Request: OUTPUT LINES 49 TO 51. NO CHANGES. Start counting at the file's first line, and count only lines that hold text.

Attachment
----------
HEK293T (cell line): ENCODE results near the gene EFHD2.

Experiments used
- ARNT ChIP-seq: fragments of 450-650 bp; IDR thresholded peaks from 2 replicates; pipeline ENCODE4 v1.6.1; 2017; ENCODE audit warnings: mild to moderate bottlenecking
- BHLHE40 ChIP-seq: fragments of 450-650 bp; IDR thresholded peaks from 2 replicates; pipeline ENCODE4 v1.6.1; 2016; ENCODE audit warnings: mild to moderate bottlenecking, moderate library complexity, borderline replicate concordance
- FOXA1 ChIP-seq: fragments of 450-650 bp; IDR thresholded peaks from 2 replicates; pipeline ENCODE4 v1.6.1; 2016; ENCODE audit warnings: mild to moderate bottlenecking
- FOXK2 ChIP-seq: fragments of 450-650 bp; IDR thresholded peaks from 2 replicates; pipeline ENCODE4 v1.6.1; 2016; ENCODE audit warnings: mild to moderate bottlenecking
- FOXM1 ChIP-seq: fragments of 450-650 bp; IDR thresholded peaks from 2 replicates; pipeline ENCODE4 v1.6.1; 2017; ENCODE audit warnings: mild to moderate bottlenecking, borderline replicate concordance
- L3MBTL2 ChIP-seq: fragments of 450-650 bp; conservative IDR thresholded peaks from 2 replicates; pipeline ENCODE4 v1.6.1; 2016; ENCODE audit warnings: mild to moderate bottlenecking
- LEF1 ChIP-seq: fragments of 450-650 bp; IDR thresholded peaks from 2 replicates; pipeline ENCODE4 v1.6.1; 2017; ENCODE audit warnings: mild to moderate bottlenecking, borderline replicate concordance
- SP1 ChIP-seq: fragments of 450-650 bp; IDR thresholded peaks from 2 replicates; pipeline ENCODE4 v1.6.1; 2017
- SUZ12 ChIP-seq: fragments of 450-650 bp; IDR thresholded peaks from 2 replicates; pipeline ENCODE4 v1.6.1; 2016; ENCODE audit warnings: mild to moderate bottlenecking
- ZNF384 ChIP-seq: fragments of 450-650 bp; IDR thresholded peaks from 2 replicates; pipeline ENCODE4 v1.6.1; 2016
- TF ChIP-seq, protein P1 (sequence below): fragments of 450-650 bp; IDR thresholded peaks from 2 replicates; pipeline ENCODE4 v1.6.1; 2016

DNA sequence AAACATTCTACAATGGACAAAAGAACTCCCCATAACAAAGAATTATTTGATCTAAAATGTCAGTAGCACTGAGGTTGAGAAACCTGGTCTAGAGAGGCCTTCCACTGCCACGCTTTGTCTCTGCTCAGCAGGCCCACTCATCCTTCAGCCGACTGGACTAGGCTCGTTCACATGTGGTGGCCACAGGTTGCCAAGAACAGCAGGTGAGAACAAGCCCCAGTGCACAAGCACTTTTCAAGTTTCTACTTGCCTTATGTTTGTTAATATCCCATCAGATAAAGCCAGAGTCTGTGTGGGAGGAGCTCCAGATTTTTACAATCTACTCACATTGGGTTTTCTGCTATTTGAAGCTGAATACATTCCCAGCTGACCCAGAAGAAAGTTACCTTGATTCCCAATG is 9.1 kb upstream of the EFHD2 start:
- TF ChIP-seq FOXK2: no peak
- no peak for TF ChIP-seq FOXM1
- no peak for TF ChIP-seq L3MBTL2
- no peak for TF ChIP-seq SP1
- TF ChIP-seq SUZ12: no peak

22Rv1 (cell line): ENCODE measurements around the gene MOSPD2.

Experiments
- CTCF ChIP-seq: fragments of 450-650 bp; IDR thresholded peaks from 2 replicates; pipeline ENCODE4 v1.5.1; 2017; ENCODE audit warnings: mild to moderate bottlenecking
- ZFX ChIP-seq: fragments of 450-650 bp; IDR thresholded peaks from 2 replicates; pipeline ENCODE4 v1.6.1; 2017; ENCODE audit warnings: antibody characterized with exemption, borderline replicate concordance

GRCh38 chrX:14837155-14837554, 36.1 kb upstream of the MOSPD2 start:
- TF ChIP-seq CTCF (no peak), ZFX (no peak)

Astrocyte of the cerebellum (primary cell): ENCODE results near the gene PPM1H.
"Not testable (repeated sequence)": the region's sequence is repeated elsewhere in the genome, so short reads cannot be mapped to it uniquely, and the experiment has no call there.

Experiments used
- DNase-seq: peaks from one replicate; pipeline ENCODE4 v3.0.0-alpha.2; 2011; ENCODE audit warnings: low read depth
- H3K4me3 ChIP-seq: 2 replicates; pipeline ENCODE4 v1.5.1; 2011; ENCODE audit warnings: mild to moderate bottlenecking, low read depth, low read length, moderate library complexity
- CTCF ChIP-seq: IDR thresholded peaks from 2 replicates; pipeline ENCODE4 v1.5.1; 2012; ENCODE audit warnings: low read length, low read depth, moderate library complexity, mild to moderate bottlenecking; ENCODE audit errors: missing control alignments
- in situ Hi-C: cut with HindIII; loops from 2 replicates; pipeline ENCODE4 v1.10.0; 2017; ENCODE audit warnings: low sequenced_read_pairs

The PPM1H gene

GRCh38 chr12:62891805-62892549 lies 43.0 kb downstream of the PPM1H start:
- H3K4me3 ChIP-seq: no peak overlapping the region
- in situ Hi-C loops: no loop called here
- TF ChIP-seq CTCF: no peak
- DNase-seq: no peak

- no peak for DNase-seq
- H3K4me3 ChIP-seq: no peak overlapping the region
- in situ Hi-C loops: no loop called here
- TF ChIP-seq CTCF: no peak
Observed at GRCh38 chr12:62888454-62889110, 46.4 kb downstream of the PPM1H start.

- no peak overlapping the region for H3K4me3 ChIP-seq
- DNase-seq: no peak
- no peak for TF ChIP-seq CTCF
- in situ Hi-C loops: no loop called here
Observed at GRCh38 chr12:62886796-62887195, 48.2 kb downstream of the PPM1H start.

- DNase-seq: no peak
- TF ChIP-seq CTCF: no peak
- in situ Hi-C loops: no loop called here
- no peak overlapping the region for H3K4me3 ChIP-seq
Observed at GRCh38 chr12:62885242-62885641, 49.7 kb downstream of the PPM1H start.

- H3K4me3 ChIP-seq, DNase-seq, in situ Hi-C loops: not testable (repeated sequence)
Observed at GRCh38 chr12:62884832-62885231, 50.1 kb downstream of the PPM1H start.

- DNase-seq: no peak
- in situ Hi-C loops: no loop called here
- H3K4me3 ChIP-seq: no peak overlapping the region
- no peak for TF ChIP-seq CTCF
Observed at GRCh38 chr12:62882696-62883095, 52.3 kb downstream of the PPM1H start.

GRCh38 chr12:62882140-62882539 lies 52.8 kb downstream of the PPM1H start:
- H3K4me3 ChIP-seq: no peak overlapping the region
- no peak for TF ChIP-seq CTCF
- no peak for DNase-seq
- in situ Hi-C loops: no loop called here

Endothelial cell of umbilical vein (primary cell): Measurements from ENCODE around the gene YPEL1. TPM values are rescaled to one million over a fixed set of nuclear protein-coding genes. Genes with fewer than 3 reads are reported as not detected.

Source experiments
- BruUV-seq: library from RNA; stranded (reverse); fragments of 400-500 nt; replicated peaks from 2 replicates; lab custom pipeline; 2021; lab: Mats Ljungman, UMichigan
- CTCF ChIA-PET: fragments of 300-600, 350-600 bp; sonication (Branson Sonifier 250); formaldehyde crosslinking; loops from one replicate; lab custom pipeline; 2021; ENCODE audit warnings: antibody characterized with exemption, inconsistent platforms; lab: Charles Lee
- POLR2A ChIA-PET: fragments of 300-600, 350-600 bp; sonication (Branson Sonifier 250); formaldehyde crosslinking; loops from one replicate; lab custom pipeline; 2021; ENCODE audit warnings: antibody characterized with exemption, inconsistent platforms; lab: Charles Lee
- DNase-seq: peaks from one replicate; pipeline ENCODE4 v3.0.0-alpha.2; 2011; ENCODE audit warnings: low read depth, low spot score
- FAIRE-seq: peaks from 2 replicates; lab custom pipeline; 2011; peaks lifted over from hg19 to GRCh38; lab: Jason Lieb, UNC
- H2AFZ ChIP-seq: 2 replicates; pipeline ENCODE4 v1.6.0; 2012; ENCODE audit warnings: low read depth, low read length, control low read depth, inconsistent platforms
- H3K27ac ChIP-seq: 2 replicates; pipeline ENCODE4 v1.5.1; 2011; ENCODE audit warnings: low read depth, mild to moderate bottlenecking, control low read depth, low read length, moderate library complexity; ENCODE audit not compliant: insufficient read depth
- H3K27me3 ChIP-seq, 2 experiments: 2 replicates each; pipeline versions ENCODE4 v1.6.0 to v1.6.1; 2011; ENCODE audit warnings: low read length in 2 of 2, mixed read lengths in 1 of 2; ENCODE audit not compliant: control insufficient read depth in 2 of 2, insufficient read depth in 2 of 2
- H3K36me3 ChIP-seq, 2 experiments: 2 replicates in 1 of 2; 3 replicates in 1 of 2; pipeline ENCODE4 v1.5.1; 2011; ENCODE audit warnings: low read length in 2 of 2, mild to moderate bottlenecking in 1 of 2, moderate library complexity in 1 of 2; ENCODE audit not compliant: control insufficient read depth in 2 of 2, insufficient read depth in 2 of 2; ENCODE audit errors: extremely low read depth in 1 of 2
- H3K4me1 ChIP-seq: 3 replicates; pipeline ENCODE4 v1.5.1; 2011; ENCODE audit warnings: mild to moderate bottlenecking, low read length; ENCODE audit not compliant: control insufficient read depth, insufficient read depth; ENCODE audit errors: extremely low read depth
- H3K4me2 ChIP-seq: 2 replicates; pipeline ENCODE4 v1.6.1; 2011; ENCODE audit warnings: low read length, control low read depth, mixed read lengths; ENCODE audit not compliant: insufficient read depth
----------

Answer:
- DNase-seq: no peak
- TF ChIP-seq CTCF: no peak
- in situ Hi-C loops: no loop called here